Being sold a mobile plan on a network that turns out not to be available where you need it is an all-too-common experience. A current ACCC court case demonstrates just how extreme the practice can be.
In a case due to go before the Federal Court in Darwin on May 17, the ACCC alleges that telemarketer EDirect sold and accepted payment for mobile phone contracts to consumers even though the service in question was not available at the address provided by those consumers:
The ACCC alleges EDirect engaged in misleading and deceptive conduct and misrepresented the performance characteristics, uses or benefits of its mobile telecommunication services, namely that the services would work in areas where the service in fact could not work.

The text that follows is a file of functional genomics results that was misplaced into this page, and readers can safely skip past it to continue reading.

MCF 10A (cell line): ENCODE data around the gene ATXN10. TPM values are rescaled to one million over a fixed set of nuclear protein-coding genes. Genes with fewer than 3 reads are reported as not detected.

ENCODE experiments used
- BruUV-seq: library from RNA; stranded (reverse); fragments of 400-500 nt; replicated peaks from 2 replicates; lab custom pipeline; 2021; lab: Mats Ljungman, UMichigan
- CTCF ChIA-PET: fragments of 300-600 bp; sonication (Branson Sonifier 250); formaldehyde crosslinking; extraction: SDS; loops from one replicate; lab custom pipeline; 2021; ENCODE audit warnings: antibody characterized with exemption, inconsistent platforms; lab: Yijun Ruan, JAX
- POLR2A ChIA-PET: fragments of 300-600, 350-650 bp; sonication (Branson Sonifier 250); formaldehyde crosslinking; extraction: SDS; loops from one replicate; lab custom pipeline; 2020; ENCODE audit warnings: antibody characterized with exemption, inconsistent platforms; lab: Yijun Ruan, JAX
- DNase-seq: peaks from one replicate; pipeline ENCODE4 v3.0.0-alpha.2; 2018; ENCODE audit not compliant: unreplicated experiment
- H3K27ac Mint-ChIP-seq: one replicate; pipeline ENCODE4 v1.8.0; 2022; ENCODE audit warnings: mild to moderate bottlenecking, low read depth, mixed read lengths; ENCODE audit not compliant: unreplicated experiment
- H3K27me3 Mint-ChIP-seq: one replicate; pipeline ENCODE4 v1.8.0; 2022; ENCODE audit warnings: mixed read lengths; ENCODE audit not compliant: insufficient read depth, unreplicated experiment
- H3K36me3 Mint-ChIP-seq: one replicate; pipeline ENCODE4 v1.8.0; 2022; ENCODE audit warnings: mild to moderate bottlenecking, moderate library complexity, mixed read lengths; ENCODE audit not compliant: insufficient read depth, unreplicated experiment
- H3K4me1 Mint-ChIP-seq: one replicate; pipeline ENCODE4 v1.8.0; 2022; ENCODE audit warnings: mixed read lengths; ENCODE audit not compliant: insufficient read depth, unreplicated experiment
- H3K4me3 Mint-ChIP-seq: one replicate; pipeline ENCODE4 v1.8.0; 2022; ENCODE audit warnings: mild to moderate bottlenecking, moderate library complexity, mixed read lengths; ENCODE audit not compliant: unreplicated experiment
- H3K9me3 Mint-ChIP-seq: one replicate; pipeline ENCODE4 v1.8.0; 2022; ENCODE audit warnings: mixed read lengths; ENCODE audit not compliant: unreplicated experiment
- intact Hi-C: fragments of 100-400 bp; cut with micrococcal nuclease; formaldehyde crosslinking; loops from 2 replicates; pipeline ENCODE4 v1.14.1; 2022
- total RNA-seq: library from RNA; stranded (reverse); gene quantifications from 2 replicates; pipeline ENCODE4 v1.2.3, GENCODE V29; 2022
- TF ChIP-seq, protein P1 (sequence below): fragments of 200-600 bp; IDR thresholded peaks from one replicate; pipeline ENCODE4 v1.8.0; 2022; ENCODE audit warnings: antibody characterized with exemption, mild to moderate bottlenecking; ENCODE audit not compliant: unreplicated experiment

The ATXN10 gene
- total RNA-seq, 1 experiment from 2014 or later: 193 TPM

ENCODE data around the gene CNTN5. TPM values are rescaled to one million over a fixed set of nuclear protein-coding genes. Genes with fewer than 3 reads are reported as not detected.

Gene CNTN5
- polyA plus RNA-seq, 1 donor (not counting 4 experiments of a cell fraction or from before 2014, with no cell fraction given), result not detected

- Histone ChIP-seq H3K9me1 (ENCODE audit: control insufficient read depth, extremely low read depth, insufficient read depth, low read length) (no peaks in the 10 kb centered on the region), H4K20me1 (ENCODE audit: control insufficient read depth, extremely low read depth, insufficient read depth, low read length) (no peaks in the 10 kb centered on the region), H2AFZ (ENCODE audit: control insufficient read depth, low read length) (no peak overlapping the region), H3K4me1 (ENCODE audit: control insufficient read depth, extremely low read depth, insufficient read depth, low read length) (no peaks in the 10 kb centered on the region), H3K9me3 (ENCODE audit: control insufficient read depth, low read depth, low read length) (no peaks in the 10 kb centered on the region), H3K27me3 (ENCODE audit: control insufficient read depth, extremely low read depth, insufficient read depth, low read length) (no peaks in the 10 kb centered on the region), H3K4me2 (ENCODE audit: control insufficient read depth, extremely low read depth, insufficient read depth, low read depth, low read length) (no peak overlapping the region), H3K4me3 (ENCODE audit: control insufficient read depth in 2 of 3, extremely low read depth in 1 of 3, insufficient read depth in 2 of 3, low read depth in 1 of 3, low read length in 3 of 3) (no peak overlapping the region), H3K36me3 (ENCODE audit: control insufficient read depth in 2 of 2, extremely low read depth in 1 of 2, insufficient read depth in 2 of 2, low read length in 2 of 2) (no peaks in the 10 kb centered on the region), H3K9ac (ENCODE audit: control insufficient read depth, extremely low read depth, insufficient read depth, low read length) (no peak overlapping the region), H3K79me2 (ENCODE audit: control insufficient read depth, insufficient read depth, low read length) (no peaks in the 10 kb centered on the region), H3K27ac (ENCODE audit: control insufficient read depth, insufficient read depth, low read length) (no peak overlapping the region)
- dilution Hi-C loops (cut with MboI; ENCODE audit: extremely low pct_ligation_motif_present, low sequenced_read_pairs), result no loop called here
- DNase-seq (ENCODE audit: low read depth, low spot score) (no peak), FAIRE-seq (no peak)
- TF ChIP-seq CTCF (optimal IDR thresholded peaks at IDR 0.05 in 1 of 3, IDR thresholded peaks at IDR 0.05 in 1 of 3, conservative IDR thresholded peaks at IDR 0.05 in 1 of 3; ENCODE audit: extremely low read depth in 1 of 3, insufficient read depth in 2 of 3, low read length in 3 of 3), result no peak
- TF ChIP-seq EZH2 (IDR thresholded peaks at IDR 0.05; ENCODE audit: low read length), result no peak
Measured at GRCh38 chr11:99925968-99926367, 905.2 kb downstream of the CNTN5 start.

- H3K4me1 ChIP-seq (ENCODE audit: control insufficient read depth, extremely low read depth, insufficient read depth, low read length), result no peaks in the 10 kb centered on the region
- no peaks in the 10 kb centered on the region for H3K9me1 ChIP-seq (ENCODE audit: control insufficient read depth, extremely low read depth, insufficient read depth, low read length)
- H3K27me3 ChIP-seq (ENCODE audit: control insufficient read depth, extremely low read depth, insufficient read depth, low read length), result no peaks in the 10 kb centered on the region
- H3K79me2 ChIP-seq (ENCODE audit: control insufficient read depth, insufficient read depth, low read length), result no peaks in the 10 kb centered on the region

The ACCC didn't specify which network EDirect was using, but its site suggests it buys network access wholesale from Optus.
One of our more consistent bits of advice at Lifehacker is to always check mobile reception in your area before signing up to any plan. From that perspective, buying a mobile phone or phone plan from a telemarketer is a really bad idea. (Remember also that telemarketers are restricted in when they can place calls.) Disturbingly, it's not the first time that EDirect (which has also traded as Viptel) has been taken to court for this kind of practice -- we'll keep an eye on the outcome.